And he’d have gotten away with it too if it hadn’t been for that meddlesome have-a-go hero and the pesky cashier and her darned panic button (who knew such things existed? Duh).

A full siege situation swung into action, with Weatherfield’s finest tooled up and assembled outside and a hostage negotiator on the line to Jim. He didn’t want a million pounds in unmarked notes and a plane waiting for him at Manchester Airport, so he didn’t. He wanted a quiet word with Elizabeth. The radiant Elizabeth, whose happiness was worth any amount of risk. Liz and Steve were bundled into a van that was acting as a nerve centre of the operation so they could watch Jim on CCTV (he had twigged that he was on CCTV, and uncannily knew exactly which camera they were using to look at him, so he could speak straight into it). The hostages all released, would he turn the gun on himself, or rush out of the front door of the bank to go down in a hail of bullets?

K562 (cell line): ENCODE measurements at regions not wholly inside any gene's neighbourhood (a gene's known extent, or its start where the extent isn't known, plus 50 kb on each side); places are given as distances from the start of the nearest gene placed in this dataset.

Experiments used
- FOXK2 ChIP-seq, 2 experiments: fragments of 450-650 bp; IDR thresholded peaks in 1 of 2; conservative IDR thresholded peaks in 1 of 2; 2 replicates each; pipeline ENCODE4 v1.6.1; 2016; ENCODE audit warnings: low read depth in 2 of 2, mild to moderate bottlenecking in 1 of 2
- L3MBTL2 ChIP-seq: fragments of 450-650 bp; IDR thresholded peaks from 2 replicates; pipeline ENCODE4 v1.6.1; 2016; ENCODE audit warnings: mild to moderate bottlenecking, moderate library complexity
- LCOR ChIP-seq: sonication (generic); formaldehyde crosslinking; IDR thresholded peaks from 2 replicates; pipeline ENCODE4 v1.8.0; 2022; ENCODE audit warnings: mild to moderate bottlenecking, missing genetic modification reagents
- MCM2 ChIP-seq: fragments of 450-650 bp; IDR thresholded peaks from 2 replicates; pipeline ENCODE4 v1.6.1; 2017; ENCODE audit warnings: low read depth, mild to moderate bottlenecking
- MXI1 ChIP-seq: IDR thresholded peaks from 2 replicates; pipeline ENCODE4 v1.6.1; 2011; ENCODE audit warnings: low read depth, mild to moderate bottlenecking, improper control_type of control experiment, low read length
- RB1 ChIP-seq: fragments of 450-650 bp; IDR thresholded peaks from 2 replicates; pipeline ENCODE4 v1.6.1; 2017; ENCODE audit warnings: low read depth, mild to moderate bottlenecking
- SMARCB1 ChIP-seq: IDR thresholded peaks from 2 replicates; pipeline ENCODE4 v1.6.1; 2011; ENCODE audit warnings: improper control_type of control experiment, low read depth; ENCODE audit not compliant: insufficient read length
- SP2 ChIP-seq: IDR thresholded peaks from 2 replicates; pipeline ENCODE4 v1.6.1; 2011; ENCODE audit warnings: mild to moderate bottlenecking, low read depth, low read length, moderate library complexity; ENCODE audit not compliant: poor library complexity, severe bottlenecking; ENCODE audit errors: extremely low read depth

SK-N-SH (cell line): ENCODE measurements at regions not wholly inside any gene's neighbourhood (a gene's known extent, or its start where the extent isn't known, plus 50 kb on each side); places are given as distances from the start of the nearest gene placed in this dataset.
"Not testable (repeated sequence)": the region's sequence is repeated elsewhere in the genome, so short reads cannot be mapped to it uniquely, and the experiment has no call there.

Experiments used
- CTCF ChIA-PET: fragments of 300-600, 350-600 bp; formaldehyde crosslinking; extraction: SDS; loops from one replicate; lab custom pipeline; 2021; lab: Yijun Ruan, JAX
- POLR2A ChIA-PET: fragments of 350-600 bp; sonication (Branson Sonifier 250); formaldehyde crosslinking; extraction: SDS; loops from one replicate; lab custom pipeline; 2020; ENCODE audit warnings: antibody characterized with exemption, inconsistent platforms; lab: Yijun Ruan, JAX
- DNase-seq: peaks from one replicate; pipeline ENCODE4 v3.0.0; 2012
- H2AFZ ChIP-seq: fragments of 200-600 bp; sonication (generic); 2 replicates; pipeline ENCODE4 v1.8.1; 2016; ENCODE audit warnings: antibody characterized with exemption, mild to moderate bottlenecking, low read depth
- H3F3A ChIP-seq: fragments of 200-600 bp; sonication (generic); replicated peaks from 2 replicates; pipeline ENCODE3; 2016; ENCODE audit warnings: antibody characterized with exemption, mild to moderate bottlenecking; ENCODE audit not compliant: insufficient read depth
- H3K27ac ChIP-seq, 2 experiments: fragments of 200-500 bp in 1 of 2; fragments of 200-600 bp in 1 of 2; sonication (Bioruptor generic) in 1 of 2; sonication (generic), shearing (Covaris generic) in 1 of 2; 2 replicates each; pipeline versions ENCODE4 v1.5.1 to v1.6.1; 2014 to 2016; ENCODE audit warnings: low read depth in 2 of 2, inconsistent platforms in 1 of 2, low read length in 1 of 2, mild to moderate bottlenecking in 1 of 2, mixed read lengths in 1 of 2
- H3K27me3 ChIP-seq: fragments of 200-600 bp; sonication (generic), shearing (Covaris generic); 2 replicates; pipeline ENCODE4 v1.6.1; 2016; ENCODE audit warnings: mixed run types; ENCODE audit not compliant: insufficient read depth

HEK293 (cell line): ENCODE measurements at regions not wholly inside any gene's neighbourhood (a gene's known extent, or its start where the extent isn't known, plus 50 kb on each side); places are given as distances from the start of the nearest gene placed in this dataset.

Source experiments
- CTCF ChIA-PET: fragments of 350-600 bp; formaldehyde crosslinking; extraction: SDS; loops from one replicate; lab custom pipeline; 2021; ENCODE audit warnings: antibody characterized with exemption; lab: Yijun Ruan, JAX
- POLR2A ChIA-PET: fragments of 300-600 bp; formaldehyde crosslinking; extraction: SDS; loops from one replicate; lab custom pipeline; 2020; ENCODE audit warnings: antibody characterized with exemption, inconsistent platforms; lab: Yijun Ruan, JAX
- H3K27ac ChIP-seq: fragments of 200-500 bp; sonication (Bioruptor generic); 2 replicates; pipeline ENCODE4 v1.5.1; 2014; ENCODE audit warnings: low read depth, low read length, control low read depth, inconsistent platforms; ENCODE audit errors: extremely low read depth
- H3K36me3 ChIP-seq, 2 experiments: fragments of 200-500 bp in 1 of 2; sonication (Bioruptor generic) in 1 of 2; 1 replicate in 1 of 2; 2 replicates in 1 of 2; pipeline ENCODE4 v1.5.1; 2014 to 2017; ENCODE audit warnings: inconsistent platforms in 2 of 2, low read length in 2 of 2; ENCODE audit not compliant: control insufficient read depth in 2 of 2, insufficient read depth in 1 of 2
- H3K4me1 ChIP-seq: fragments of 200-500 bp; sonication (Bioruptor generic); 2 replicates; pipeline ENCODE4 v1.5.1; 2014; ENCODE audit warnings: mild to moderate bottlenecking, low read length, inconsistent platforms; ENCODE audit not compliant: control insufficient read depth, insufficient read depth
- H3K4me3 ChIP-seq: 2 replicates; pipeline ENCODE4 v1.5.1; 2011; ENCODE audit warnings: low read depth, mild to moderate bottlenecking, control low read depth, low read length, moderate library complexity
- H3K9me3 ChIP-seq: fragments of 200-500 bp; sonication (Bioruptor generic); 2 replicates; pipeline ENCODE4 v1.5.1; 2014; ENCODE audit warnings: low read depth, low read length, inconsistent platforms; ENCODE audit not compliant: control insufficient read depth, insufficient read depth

Or give himself up, resigned to his next holiday being quite a long one in Strangeways. Meanwhile, poor Liz, who’d started the day thinking she was set for a future as queen of Weatherfield’s premier back-street boozer, was left to contemplate the fact that maybe she’d have been better off sticking with Vernon.

Posted by PLA            (more Coronation Street posts here)